Robert Lindsay (Sylhet)

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Robert Lindsay
Supervisor/Superintendent of Sylhet
In office
MonarchGeorge III
GovernorWarren Hastings, John Macpherson
Preceded byHolland
Succeeded byposition abolished
District Collector of Sylhet
In office
GovernorCharles Cornwallis
Preceded bySupervisor of Sylhet
Succeeded byHyndman
Personal details
Robert Lindsay

(1754-01-25)25 January 1754
Died1836 (aged 81–82)
Spouse(s)Elizabeth Dick
MotherAnne Dalrymple
FatherJames Lindsay, 5th Earl of Balcarres
Military service
Battles/warsMuharram Rebellion, Revolt of Radharam, Khasi insurgency

Robert Lindsay (1754–1836) was a Scottish colonial official and businessman who served as supervisor of Sylhet in British India from 1778 until 1787, and then as district collector from 1787 until 1790.[1][2] He is known to have taken part in the Muharram Rebellion.


Lindsay was born on 25 January 1754 to the Earl of Balcarres, James Lindsay and Anne Dalrymple. His maternal uncle, Charles Dalrymple got him into the trading lifestyle on a Deptford ship to Cadiz. In 1772, he travelled to India on the Prince of Wales East Indiaman reaching Calcutta in September. Here, he was made an assistant to the Accountant-General of the revenue department and also studied the Persian language. On the autumn of 1776, he went on a voyage to the city of Dacca. He also learnt the Hindustani language as the importance of Persian declined. A few years later, he set off for the Sylhet region. On arriving, he was advised to pay his respects and visit the dargah of Shah Jalal as per tradition. It is said he took his shoes off before entering and donated five golden mohurs (16 Bengali rupees) as he left. He mentions during his time in Sylhet, of the custom of drying fish (shutki) and its "noxious" smell.[3]

In Chapter 7 of his book, he mentions the 1782 Sylhet uprising in Sylhet Shahi Eidgah. During his tenure, he successfully suppressed the Revolt of Radharam in 1786.[4]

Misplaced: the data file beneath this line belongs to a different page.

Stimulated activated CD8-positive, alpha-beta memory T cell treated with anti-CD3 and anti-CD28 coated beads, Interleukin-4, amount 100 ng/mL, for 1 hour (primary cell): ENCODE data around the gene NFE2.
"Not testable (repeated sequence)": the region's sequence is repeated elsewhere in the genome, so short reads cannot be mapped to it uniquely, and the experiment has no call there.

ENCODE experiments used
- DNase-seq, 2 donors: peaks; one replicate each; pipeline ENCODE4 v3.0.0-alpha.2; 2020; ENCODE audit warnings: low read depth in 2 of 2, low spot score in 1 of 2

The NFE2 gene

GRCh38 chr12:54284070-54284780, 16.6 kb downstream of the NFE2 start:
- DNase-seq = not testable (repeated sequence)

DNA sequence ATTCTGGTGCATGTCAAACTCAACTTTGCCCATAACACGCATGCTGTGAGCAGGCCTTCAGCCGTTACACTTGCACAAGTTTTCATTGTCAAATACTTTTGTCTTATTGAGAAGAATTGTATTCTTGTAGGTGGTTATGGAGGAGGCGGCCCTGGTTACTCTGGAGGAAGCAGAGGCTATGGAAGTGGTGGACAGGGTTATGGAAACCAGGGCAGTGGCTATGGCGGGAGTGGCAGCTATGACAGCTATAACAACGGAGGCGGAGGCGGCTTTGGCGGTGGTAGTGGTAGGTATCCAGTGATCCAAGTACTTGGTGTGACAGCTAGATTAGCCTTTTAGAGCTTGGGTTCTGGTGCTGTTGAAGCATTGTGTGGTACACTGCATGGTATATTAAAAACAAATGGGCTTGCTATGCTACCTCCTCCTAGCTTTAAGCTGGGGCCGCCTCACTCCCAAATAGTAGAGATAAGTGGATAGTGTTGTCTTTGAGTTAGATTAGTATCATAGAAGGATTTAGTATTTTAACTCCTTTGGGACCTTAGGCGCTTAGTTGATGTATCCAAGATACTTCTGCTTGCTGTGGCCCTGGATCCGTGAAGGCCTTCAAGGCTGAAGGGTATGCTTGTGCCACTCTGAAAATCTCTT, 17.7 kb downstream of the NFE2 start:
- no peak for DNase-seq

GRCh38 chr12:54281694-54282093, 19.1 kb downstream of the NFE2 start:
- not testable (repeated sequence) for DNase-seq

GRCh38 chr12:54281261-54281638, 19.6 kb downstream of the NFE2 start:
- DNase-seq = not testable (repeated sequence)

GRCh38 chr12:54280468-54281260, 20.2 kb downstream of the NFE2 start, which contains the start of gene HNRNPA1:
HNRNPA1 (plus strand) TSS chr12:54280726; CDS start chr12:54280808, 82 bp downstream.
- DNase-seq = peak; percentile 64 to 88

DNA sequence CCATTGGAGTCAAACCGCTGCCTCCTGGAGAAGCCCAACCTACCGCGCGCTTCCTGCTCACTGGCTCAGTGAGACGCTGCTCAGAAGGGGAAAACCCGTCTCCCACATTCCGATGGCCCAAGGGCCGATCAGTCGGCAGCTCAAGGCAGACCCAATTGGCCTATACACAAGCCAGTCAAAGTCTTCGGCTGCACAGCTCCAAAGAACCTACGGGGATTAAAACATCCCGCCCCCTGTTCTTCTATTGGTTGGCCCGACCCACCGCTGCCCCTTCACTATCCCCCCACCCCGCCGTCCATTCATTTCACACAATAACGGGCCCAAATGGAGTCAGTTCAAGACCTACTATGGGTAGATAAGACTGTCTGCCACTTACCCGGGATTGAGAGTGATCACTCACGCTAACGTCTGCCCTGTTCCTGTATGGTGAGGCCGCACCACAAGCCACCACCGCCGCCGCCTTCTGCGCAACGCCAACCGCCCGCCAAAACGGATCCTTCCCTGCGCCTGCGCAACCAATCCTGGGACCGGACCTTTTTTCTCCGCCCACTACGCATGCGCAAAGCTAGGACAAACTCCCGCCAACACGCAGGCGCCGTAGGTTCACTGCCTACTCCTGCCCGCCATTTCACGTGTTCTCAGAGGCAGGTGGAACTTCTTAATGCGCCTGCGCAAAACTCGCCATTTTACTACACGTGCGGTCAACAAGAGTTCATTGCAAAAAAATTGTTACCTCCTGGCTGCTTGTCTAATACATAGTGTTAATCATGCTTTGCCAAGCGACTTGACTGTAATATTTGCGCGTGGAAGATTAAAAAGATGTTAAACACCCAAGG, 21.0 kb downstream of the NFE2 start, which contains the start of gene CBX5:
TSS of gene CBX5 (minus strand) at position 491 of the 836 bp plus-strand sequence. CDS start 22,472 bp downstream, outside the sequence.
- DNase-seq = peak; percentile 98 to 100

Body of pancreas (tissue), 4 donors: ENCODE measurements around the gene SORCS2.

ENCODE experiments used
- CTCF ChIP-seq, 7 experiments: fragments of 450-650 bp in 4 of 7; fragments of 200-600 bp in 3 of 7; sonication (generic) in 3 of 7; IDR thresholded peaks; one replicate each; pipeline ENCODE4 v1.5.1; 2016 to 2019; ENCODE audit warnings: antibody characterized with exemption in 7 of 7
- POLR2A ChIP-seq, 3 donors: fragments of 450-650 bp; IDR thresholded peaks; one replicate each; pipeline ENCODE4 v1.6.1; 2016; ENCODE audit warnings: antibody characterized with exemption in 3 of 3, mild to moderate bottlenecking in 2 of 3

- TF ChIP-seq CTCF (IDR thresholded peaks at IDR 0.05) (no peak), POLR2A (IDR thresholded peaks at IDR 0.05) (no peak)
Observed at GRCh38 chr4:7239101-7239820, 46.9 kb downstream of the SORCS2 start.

According to Assam District Gazetteers, vol. 10, Lindsay was "largely interested in the business, and describes the sources of his wealth in most poetic terms. 'The chunam or lime rock is washed by the rapid stream. A magnificent cataract was seen rolling over the adjoining precipice, the scenery altogether was truly sublime. The mountain was composed of the purest alabaster lime, and appeared in quantity equal to the supply of the whole world'."[1] The book later states, "Mr. Lindsay's business experienced some vicissitudes owing to the violent conduct of the Khasi chiefs, but lime no doubt contributed largely to the fortune that he was able to accumulate in Sylhet.[5] Lindsay was succeeded in Sylhet by Holland and then John Willes.

On his return to the United Kingdom, Lindsay bought a large estate in Scotland. He died in 1836.[2]

Political offices
Preceded by
Superintendent of Sylhet
Succeeded by
Post abolished
Preceded by
New post
Collector of Sylhet
Succeeded by


  1. ^ a b Allen, B.C. (1906). Assam district gazetteers, Volume 10. Baptist Mission Press. p. 14.
  2. ^ a b "Lindsay, Robert (Banglapedia, the national encyclopedia of Bangladesh)". Retrieved January 6, 2015.
  3. ^ Lives of the Lindsays; or a Memoir of the Houses of Crawford and Balcarres. 3. p. 151.
  4. ^ Bhattacharjee, J.B. (2005). "Revolt of Nawab Radharam (1786)". Proceedings of North East India History Association. Gauhati University. 26: 177–78.CS1 maint: ref=harv (link)
  5. ^ Allen, p. 15